Monday, 25 May 2015

Senate Passage of "Fast-Track" Could Slide U.S. Further Downhill

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Senate passage of Trade Promotion Authority just before the Memorial Day weekend is an example of the legal saying that, while two wrongs don’t make a right, they do make a precedent.

Should the House, where anti-TPA sentiment is stronger than in the Senate, approve the measure, it will, of course, not be the first time Congress has abdicated its legislative powers to a president in order to expedite a trade agreement. Proponents argue that the authority has been granted to a long succession of U.S. presidents, beginning with Franklin Delano Roosevelt. But Republicans, who vastly outnumber the Democrats as supporters of TPA, used to oppose the usurpations of authority by the imperial Roosevelt and his power-hungry successors.

Besides, the American dominance of world markets was far stronger after the United States came out of the great Depression and was arguably the only real winner of World War II. With Germany, Japan, and even most of the nations on the winning side devastated by the war, the United States was the economic colossus. There was no country in Asia to equal the economic power of today’s China and Japan. There was no overwhelming balance of trade between the United States and China, or even the United States and South Korea, as there is today. Many of the industries that created the American-made products the world needed  — from shoes and textiles to steel and electronics — have since left the United States and are making products in foreign lands with low-wage foreign workers and selling them in the lucrative domestic market of the United States. Post-war prosperity came before the North American Free Trade Agreement, the Central American Free Trade Agreement, and the trade pact between the United States and South Korea. It was before the General Agreement on Tariffs and Trade.

Those who are better at promoting so-called free-trade deals than they are in appreciating their consequences tell us that the deals will increase our prosperity by boosting exports. They prefer the theories expounded in the ivory towers to the facts found “on the ground,” including the shedding of manufacturing jobs, the decline in labor force participation here at home, and the stagnant — at best — real wages of U.S. workers. General Motors, one the world’s largest corporations, has been supplanted by retailers selling foreign-made goods.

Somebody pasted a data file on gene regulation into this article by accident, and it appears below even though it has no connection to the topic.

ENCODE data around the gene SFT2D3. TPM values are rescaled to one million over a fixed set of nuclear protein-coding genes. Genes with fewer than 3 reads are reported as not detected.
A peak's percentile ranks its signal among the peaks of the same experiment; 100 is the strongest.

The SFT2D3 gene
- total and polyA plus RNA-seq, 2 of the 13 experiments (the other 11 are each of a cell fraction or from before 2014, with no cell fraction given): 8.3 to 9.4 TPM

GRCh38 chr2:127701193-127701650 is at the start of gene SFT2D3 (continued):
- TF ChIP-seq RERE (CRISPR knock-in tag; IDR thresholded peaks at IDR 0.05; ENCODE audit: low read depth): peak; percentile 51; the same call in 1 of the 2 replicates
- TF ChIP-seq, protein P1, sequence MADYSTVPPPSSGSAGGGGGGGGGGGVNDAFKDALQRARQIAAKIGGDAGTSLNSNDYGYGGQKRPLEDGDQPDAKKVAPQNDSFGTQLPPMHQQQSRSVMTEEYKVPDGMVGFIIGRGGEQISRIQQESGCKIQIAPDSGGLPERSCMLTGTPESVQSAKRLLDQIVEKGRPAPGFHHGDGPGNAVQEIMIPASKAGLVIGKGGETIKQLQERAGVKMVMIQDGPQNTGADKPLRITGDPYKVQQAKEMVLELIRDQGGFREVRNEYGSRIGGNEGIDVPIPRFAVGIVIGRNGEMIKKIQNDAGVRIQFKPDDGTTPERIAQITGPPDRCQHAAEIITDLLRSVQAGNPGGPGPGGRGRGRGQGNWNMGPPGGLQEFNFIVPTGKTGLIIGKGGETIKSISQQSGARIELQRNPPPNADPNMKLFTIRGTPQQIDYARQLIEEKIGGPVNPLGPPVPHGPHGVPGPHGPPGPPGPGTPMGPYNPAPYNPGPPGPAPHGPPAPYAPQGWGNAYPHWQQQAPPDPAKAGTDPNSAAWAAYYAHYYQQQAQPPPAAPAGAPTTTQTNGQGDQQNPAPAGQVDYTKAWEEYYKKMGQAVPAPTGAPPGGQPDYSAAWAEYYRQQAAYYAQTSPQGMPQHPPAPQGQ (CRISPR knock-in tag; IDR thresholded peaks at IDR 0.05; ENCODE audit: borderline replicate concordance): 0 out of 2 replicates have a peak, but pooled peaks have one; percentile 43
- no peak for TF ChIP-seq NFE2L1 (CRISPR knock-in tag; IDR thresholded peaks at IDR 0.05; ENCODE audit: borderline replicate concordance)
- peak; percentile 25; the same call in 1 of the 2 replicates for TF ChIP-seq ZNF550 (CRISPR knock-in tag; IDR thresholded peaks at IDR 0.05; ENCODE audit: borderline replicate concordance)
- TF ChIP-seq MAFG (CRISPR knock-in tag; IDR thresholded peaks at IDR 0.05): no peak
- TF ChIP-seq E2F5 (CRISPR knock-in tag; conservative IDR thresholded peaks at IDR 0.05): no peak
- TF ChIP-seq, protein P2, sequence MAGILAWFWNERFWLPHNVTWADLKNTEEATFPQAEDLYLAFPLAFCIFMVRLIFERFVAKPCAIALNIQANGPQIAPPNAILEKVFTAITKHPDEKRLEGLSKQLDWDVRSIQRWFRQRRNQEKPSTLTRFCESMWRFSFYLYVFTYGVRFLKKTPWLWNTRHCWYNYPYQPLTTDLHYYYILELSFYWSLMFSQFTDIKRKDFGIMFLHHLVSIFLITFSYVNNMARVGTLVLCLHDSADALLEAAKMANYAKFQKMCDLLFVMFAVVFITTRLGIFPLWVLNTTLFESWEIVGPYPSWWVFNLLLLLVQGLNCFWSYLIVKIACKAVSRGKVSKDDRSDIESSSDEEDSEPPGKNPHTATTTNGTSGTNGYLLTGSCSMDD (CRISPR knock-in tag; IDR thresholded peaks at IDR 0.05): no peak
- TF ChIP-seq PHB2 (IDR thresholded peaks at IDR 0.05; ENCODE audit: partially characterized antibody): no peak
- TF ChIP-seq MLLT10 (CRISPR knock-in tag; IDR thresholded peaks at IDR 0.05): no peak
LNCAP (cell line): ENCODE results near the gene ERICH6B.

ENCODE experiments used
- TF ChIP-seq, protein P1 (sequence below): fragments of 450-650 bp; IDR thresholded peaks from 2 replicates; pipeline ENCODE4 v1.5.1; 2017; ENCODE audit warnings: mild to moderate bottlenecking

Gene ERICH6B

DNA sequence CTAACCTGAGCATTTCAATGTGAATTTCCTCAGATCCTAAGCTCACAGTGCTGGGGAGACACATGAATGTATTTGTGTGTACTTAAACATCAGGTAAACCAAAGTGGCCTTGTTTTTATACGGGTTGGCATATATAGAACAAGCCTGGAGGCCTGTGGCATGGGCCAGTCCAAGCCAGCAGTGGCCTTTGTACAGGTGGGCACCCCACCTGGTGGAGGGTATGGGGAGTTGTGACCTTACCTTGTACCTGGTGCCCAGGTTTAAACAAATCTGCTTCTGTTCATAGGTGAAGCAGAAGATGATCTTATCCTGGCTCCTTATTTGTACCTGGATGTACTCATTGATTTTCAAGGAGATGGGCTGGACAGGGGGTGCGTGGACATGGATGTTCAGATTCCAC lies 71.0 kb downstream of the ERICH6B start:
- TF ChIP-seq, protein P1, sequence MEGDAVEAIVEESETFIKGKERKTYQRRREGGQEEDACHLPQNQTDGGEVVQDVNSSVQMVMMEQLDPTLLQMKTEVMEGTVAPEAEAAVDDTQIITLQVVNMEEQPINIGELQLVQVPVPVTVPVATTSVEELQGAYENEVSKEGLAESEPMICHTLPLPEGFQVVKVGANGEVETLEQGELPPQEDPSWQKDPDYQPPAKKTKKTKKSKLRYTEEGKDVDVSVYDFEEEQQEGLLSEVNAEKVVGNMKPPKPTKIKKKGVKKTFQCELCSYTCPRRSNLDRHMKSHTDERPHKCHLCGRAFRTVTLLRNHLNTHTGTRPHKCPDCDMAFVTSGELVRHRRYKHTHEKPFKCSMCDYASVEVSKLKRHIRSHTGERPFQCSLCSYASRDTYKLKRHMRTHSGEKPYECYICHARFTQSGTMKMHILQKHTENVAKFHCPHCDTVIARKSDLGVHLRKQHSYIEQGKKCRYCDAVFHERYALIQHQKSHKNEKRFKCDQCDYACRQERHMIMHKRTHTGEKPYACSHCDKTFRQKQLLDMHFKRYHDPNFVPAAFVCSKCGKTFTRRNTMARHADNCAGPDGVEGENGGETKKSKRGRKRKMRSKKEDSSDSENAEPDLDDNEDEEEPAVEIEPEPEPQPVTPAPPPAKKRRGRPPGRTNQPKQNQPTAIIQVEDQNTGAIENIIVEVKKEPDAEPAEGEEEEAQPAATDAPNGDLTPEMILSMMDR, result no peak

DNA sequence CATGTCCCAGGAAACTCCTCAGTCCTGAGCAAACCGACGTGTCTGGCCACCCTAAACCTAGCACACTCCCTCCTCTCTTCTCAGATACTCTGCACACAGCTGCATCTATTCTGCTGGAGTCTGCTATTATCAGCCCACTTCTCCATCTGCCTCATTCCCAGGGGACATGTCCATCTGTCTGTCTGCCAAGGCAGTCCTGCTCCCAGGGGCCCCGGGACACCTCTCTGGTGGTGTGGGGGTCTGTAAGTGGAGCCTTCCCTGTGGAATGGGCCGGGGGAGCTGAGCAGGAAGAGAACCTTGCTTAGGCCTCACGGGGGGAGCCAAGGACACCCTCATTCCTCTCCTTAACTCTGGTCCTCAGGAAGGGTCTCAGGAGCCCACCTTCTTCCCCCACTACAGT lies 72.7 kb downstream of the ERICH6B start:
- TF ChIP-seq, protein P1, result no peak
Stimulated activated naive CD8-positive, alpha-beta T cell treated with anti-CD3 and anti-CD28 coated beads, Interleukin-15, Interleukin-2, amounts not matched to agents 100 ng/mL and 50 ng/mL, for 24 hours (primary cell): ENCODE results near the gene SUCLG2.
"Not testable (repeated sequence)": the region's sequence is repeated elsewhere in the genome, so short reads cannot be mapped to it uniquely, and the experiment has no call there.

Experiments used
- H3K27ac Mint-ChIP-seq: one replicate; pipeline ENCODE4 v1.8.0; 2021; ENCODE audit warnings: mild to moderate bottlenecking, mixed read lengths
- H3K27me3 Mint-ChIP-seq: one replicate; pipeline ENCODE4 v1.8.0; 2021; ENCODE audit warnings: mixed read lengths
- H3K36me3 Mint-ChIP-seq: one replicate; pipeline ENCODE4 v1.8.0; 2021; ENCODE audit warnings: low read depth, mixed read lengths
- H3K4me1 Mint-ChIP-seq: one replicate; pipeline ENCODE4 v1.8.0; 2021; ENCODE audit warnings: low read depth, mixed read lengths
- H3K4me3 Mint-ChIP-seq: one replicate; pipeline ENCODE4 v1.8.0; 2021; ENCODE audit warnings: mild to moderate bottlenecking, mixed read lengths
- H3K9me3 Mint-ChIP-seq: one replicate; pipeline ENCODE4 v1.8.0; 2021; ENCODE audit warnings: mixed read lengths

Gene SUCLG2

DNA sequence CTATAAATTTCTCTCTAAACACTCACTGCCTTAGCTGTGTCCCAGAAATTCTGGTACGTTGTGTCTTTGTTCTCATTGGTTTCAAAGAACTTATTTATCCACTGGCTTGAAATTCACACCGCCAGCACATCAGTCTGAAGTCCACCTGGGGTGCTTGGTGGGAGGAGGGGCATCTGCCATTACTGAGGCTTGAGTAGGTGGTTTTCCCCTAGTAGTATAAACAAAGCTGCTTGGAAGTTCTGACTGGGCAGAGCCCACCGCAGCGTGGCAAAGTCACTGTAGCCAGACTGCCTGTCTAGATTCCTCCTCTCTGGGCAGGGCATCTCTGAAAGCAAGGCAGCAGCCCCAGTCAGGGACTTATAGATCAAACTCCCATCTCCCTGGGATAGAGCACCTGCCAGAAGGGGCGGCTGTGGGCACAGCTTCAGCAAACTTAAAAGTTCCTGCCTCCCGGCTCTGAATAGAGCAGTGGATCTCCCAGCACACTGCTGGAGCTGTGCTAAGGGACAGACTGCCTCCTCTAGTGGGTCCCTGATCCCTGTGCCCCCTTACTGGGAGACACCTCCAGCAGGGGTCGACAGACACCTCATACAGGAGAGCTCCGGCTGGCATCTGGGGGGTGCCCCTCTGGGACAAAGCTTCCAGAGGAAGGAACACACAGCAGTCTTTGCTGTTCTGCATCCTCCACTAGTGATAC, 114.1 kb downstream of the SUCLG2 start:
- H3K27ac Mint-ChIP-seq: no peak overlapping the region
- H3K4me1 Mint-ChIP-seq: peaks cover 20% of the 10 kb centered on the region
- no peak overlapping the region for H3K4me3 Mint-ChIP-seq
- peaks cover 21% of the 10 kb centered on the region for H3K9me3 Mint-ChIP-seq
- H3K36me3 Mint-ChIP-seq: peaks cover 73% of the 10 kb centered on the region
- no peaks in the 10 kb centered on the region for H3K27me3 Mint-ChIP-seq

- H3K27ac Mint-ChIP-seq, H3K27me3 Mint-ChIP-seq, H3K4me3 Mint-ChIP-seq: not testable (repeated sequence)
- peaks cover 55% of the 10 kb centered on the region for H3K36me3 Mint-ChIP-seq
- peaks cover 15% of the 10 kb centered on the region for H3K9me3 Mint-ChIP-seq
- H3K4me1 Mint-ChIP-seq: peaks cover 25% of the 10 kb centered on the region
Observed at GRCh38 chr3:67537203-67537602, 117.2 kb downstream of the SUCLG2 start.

“If you want to know if these deals produce or take jobs away,” said John Birch Society CEO Art Thompson, “just go into any Walmart or Target and see what products are imported. Every product not made in the United States has cost Americans jobs here. You do not need a spread sheet from the federal government or Chamber of Commerce to tell you that what you see has cost millions of jobs in America.”

The reason our leaders can either be or pretend to be so blind to all this is due to what might be called the one-sided ledger.

“There are two sides to trade: exports and imports,” Thompson explained. “Everyone is talking about exports as a result of the trade deals, but no one seems to want to talk about the imports that will come as a result.” When the imports greatly exceed the exports in dollar value, the result is a net flow of capital from the United States to other lands. The short-term benefits of being able to buy foreign goods made by companies overseas for less money than we would pay when buying from their domestic competitors are more than offset by the loss of jobs when the domestic companies either go out of business or move overseas themselves. And the outflow of capital means less money here in the United States for investment and future job-creation.

Then there are the political consequences when Congress abdicates its power to legislate by renouncing in advance any possibility of amending a bad trade deal. With TPA, Congress may vote only to approve the trade agreement, as presented to it by the president, or reject if altogether. But amendment is a legislative process, and by limiting the legislative power bestowed by our Constitution on the House and Senate jointly, Congress increases the leverage the president holds over the legislative process. 

The Constitution also assigns to Congress the power to regulate commerce, both among the states and with foreign nations. Trade Promotion Authority, also known as “fast-track” legislation, compromises that power, again giving the primary authority to the president.

Let us give both credit and blame where each is due. When the GOP-led Senate voted 62-37 on Friday to pass TPA, five Republican senators broke ranks with their fellow Republicans by voting nay — Susan Collins (Maine), Mike Lee (Utah), Rand Paul (Ky.), Jeff Sessions (Ala.), and Richard C. Shelby (Ala.). (One Republican, Michael Enzi of Wyoming, did not vote.) On the other hand, 14 Democrats voted for the TPA, which is viewed as crucial for Obama to get his trade deals enacted by Congress.

Members of Congress are not stupid. Though many have been there too long, they generally come from professions (law, medicine, business) in which they have achieved some measure of success and standing in their respective communities and states. They should have learned more during their time in office than how to compromise the Constitution of the United States and surrender powers the Constitution has assigned to the Congress in which they serve. 

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